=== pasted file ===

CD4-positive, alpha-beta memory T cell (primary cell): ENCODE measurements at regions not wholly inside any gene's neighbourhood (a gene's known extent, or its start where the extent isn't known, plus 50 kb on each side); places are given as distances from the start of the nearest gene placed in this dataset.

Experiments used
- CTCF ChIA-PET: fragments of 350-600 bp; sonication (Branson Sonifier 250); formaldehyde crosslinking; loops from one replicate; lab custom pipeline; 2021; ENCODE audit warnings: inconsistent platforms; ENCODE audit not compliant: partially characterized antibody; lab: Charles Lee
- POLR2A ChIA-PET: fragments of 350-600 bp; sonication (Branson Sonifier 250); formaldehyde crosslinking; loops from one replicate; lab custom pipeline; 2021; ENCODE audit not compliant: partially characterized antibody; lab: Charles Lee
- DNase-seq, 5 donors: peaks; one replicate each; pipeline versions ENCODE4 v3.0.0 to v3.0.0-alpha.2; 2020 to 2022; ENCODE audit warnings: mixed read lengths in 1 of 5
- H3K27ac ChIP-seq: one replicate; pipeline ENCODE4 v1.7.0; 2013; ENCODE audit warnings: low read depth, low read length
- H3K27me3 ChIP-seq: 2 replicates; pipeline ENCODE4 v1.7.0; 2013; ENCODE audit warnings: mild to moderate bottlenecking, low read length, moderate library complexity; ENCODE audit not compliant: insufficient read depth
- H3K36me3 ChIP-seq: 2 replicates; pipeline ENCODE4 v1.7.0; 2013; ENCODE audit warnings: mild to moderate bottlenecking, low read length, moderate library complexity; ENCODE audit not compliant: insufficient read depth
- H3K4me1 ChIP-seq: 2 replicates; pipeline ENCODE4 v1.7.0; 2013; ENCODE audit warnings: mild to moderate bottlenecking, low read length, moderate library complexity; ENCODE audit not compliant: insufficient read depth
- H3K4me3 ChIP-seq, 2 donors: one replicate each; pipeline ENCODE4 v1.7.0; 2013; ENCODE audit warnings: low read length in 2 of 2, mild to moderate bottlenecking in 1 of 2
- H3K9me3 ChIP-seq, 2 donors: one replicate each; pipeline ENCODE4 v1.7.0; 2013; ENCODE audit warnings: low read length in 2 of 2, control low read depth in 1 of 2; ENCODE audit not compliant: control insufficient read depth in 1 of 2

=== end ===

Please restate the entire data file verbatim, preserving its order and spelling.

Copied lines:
CD4-positive, alpha-beta memory T cell (primary cell): ENCODE measurements at regions not wholly inside any gene's neighbourhood (a gene's known extent, or its start where the extent isn't known, plus 50 kb on each side); places are given as distances from the start of the nearest gene placed in this dataset.

Experiments used
- CTCF ChIA-PET: fragments of 350-600 bp; sonication (Branson Sonifier 250); formaldehyde crosslinking; loops from one replicate; lab custom pipeline; 2021; ENCODE audit warnings: inconsistent platforms; ENCODE audit not compliant: partially characterized antibody; lab: Charles Lee
- POLR2A ChIA-PET: fragments of 350-600 bp; sonication (Branson Sonifier 250); formaldehyde crosslinking; loops from one replicate; lab custom pipeline; 2021; ENCODE audit not compliant: partially characterized antibody; lab: Charles Lee
- DNase-seq, 5 donors: peaks; one replicate each; pipeline versions ENCODE4 v3.0.0 to v3.0.0-alpha.2; 2020 to 2022; ENCODE audit warnings: mixed read lengths in 1 of 5
- H3K27ac ChIP-seq: one replicate; pipeline ENCODE4 v1.7.0; 2013; ENCODE audit warnings: low read depth, low read length
- H3K27me3 ChIP-seq: 2 replicates; pipeline ENCODE4 v1.7.0; 2013; ENCODE audit warnings: mild to moderate bottlenecking, low read length, moderate library complexity; ENCODE audit not compliant: insufficient read depth
- H3K36me3 ChIP-seq: 2 replicates; pipeline ENCODE4 v1.7.0; 2013; ENCODE audit warnings: mild to moderate bottlenecking, low read length, moderate library complexity; ENCODE audit not compliant: insufficient read depth
- H3K4me1 ChIP-seq: 2 replicates; pipeline ENCODE4 v1.7.0; 2013; ENCODE audit warnings: mild to moderate bottlenecking, low read length, moderate library complexity; ENCODE audit not compliant: insufficient read depth
- H3K4me3 ChIP-seq, 2 donors: one replicate each; pipeline ENCODE4 v1.7.0; 2013; ENCODE audit warnings: low read length in 2 of 2, mild to moderate bottlenecking in 1 of 2
- H3K9me3 ChIP-seq, 2 donors: one replicate each; pipeline ENCODE4 v1.7.0; 2013; ENCODE audit warnings: low read length in 2 of 2, control low read depth in 1 of 2; ENCODE audit not compliant: control insufficient read depth in 1 of 2